How to Extend a Warm Church Welcome
What makes a good church welcome? Most churches believe they are warm and friendly to visitors, but in truth, many miss the mark.
A Visitor’s Church Welcome Checklist
A friendly greeter at the door is a must, but it’s not enough. In fact, a church’s welcome message starts much sooner than the front door. It includes:
- Your website: This is often the first encounter newcomers have with your church.
- Curb appeal and signs of life: What impression does your building leave with passersby?
- Personal friendliness: Does the personal welcome extend beyond the greeters?
- Signs of impact: How is the church impacting the community?
- Ease of navigation: This includes your website, your parking lot, your facilities, your programs, and sometimes, even the service.
- Welcome/information station: Even small churches can benefit from a designated information person. Provide signs with information in case there is a line or someone just wants a quick reference.
- Offering exemption: If baskets are passed, assure givers they are not expected to give.
Signs of Life
From the time someone first encounters your church, they form an impression about your church and the welcome they will receive.
Consider your website. Is it outdated and never-changing, reflecting a church that is outdated and never-changing? Does it demonstrate how your ministries impact the community … and the ways people can get involved or find help? Is the website difficult to navigate? Does it inspire viewers to want to meet the humans behind the screen? Make sure your website contains the top 4 most important design elements of a church website.
What about your grounds and building? They don’t have to be a showcase of modern design, but are they unkempt or inviting? Do passersby see a building used only a few hours a week or one that is frequently alive with activity? Is the property ever opened to the community (i.e. trunk or treat, snow-cone socials during the summer, blood drives, or shelter during a crisis)? Think of neighborhood events as ways to offer a friendly church welcome to those who regularly pass by but may not be ready to come inside.
Do you post literal signs that announce new offerings to those passing by? This could be the start of a new financial stewardship class, Mom’s night out, or a new sermon series. A sign that never changes sends a message of stagnancy, not vibrancy.
Ease of Navigation
A major concern of a first-time visitor is how they will fit in. Not knowing how they will navigate a new experience is enough to keep many away. This includes how they should dress, where to park, which door to enter, or how to find what they need in a timely manner. Will they be called out as visitors and expected to stand? Will an offering basket be passed to them? (Guests actually give you a great opportunity to remind members of ways to give – such as offering boxes, online giving, or baskets – while assuring guests that they are not expected to give.)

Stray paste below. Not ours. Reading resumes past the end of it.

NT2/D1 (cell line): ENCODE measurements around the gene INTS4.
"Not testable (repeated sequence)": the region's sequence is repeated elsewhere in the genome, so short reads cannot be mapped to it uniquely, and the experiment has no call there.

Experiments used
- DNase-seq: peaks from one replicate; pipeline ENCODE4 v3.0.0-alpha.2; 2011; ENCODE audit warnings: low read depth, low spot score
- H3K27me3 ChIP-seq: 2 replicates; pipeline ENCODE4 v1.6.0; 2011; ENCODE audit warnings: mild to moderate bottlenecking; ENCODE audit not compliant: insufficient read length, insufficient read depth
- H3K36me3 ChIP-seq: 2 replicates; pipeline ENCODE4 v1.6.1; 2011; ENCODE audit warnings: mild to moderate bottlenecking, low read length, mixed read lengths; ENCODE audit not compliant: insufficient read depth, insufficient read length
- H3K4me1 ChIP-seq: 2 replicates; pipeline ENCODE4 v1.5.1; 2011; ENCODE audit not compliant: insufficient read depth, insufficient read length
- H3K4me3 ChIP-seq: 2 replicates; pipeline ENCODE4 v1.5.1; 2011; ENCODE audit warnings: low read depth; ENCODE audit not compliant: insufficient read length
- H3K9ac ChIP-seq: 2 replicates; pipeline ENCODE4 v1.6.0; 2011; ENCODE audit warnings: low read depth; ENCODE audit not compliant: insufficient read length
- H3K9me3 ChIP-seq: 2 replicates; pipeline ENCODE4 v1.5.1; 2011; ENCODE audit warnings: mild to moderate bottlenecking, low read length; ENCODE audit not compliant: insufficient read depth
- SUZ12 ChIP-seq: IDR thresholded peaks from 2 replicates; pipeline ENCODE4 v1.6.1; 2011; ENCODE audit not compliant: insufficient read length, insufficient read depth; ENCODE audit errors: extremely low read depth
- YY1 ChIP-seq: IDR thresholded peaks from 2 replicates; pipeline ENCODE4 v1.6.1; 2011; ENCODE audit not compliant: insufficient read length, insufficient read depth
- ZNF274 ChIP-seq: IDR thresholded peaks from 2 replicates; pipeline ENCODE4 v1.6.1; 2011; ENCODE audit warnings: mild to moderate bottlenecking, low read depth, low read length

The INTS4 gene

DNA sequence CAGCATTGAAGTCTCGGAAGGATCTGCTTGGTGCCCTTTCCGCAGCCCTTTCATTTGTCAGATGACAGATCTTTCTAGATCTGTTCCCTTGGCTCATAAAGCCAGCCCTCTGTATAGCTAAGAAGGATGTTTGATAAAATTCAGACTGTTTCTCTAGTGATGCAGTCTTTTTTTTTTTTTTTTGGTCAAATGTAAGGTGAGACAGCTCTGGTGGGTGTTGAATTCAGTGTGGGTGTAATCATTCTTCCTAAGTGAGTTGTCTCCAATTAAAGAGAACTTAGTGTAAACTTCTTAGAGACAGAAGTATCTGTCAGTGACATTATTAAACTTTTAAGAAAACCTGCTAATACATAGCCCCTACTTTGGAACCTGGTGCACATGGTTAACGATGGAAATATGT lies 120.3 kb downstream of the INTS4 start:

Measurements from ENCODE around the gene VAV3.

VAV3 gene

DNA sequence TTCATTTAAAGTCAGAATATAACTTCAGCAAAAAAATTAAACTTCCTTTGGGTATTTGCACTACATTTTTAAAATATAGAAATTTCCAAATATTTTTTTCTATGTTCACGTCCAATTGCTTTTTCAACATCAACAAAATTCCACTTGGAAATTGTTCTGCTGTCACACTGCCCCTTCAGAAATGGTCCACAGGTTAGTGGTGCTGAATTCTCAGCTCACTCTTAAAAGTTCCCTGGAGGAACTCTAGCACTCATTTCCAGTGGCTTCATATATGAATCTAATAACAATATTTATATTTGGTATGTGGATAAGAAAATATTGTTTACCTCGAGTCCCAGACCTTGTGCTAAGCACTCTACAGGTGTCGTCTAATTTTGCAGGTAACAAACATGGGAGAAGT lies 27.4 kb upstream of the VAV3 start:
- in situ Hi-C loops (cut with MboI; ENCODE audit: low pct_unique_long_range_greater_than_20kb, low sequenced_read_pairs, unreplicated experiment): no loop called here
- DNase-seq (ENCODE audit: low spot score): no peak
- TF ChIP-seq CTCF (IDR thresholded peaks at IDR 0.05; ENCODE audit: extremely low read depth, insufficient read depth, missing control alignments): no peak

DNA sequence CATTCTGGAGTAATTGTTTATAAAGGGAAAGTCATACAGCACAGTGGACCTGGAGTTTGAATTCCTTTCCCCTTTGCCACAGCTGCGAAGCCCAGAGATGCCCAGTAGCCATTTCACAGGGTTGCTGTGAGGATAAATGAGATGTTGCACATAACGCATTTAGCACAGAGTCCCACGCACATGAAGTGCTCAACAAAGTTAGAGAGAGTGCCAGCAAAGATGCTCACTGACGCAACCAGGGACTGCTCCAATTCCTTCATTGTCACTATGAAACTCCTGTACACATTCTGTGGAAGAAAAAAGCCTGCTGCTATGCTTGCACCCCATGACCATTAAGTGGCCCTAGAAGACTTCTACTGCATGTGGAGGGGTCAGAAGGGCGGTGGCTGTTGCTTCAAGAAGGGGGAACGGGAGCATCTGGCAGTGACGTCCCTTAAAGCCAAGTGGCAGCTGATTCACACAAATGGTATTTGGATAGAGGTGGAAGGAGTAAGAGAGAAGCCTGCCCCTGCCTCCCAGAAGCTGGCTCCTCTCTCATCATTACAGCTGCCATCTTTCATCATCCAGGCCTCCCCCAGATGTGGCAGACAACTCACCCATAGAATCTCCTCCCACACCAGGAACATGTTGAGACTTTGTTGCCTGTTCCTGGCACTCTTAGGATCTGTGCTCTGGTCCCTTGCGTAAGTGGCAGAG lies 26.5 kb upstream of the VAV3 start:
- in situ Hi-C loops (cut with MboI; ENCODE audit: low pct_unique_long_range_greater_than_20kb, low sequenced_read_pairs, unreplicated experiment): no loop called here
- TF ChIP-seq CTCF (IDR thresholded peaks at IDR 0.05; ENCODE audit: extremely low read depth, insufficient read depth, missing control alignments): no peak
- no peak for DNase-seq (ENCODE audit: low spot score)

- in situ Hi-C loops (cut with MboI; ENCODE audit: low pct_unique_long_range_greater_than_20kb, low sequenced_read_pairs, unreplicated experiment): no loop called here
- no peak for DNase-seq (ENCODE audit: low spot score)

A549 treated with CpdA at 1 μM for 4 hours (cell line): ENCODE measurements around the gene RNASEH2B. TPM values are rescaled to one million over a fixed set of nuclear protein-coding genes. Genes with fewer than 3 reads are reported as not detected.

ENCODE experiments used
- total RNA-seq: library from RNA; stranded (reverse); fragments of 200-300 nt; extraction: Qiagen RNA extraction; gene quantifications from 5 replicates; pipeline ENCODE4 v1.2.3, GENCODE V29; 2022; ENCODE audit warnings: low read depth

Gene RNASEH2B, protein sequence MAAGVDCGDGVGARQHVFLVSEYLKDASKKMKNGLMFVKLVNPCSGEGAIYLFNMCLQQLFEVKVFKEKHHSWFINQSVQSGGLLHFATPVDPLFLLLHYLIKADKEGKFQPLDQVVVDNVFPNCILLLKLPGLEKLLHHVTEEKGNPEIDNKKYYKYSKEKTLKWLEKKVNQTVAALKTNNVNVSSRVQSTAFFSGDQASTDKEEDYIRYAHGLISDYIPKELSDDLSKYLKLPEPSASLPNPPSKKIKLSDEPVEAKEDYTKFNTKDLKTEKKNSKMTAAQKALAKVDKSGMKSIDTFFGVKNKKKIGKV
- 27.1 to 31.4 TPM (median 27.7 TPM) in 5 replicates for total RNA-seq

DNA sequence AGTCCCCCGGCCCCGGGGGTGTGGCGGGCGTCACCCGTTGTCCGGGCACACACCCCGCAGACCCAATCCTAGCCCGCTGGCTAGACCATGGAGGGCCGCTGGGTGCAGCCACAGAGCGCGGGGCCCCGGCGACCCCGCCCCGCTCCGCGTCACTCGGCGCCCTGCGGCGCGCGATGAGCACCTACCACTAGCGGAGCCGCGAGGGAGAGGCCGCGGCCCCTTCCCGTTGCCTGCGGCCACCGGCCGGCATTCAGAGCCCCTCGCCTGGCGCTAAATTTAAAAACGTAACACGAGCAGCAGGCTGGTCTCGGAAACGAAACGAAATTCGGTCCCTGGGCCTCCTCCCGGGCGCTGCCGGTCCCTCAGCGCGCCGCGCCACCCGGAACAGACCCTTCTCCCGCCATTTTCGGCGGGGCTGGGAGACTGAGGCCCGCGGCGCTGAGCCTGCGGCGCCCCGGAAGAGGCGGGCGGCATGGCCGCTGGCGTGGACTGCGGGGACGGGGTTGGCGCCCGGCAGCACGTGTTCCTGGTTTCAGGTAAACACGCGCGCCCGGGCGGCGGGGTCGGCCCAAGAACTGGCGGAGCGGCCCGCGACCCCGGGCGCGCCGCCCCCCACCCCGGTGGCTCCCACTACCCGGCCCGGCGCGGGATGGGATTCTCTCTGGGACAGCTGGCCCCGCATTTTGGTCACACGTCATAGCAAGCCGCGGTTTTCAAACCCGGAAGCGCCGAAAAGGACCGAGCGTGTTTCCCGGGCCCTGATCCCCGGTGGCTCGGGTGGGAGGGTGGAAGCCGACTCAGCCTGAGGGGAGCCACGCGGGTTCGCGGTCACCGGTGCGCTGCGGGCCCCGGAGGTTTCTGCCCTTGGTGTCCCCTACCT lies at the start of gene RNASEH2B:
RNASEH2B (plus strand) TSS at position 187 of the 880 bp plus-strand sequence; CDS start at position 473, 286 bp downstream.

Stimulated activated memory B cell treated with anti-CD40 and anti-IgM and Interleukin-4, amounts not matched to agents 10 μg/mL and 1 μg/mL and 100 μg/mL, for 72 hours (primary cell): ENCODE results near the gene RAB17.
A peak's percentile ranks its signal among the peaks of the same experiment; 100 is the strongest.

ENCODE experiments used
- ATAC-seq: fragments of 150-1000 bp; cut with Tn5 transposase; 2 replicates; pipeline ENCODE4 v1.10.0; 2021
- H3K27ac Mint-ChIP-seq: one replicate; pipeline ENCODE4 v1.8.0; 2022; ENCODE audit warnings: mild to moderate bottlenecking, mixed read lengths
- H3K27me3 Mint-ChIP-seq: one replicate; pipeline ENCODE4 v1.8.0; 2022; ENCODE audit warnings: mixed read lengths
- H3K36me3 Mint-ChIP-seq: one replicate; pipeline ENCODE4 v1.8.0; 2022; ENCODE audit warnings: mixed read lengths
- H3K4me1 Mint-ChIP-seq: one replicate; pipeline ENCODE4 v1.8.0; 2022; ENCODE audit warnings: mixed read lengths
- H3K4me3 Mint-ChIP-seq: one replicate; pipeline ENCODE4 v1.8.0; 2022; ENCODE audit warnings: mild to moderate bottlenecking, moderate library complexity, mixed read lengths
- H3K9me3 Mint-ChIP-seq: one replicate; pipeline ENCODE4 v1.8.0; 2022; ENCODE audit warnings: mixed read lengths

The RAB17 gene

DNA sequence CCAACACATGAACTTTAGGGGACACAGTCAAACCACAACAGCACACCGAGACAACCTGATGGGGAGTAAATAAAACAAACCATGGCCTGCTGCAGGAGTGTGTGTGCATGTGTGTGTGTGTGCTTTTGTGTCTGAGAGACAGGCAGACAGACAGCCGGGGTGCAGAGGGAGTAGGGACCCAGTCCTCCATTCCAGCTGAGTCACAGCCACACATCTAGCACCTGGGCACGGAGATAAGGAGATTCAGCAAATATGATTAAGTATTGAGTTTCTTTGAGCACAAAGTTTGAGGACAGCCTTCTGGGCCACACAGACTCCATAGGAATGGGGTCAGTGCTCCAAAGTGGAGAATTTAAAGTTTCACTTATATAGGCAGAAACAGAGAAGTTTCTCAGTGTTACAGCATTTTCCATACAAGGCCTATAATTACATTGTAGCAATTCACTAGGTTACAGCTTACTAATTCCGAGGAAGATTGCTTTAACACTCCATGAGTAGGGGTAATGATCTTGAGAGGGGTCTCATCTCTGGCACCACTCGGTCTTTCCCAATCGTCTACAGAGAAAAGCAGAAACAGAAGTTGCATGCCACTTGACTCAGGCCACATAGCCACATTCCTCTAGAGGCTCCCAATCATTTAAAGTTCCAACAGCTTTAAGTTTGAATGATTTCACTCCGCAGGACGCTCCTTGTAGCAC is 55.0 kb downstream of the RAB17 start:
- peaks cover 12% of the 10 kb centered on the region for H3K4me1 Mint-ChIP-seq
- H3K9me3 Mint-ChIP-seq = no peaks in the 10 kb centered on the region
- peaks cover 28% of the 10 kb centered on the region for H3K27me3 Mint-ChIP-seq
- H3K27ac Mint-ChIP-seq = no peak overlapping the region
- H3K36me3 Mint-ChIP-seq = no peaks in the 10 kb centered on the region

Consider every aspect of your church experience and how it would look to a newcomer. Include an obvious “What to Expect” section for first timers on your website. Make sure restrooms are clearly marked. Station people to help with directions to resources for babies, kids and youth.
Churches must walk a fine line between being welcoming and letting visitors remain as invisible as they want to. Welcome visitors from the pulpit but never put them on the spot.
Your members ARE friendly … to each other. Often they’re so happy to see fellow members they haven’t seen since last Sunday (or longer), that it never occurs to them to approach unfamiliar faces. In fact, they often fear that they may accidentally treat a long-time member as a guest and that this is somehow bad.
If you cannot train your members to act as hosts, it’s imperative to have a team assigned to look for new faces and engage them with a personal church welcome. They can answer questions and help with resources they may need. Encourage this team to introduce guests to someone specific (such as the leader of a ministry they’ve expressed interest in) or, if they’re single, to a group of singles standing nearby. These introductions can give them a point of reference and a sense that the church is inclusive.
For those who come inside, the “welcome” period extends beyond the first visit. It extends to every new step they take: Joining a class or a small group, giving an offering, signing up to volunteer. They’re looking for different things now. At every step, they will judge friendliness by not only the people they encounter but also ease of navigation through your website, your app, and your programs, events and ministries. Is information easy to obtain? Are events and volunteer opportunities managed efficiently?
They may be ready to give – how will they experience your online giving page and process? Most online giving experiences reflect the exact opposite of the personal way you conduct your church welcome. In fact, 83% of online gifts begun on charitable sites are abandoned due to the unfriendliness of the experience.
It’s a good practice to ask new members to shed light on their experience as a first-time guest. Have new staff members review your online content and test your registration and giving forms periodically. Always be evaluating your newcomer and member experience.
Vision2 was designed to make online giving easy for givers and for your back office. Reach out here with any questions you may have!